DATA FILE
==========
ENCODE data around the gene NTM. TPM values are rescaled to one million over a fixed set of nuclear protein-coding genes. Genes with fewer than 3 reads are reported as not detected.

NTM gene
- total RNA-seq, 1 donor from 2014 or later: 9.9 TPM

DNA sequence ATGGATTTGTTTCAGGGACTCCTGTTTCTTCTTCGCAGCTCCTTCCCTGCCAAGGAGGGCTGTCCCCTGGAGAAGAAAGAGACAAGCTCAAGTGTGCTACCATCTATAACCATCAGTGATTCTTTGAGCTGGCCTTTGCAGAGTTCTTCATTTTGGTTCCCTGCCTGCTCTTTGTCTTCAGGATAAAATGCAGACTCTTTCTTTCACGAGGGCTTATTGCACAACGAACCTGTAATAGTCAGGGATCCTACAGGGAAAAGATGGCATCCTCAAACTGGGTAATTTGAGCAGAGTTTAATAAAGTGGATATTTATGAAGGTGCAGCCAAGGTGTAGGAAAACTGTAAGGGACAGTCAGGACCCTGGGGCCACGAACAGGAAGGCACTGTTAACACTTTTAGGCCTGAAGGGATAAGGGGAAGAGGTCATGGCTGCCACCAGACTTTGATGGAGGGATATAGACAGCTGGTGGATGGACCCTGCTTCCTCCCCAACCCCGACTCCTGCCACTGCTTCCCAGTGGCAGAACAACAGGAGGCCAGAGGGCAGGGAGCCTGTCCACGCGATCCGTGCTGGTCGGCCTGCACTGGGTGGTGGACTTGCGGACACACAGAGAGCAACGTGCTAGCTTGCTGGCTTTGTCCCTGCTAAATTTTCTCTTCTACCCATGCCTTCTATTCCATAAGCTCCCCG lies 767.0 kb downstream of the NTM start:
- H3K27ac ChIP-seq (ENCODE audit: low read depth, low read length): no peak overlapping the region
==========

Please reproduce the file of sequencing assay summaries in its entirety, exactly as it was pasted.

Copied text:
ENCODE data around the gene NTM. TPM values are rescaled to one million over a fixed set of nuclear protein-coding genes. Genes with fewer than 3 reads are reported as not detected.

NTM gene
- total RNA-seq, 1 donor from 2014 or later: 9.9 TPM

DNA sequence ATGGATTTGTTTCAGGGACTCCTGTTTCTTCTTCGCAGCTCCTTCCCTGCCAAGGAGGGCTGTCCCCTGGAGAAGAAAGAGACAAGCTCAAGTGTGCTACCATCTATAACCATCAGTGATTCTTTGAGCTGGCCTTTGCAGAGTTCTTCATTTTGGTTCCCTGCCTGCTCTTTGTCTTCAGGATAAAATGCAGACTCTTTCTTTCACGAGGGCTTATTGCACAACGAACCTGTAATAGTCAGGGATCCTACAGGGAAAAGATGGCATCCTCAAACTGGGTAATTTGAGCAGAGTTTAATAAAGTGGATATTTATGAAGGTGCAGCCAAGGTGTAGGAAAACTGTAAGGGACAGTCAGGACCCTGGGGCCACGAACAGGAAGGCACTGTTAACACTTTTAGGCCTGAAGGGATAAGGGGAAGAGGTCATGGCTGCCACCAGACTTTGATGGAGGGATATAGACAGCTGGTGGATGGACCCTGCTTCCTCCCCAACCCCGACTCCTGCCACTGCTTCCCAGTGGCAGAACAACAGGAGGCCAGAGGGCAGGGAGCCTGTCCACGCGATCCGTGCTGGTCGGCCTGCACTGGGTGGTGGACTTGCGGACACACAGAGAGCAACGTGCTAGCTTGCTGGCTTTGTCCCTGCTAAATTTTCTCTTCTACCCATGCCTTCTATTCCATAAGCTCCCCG lies 767.0 kb downstream of the NTM start:
- H3K27ac ChIP-seq (ENCODE audit: low read depth, low read length): no peak overlapping the region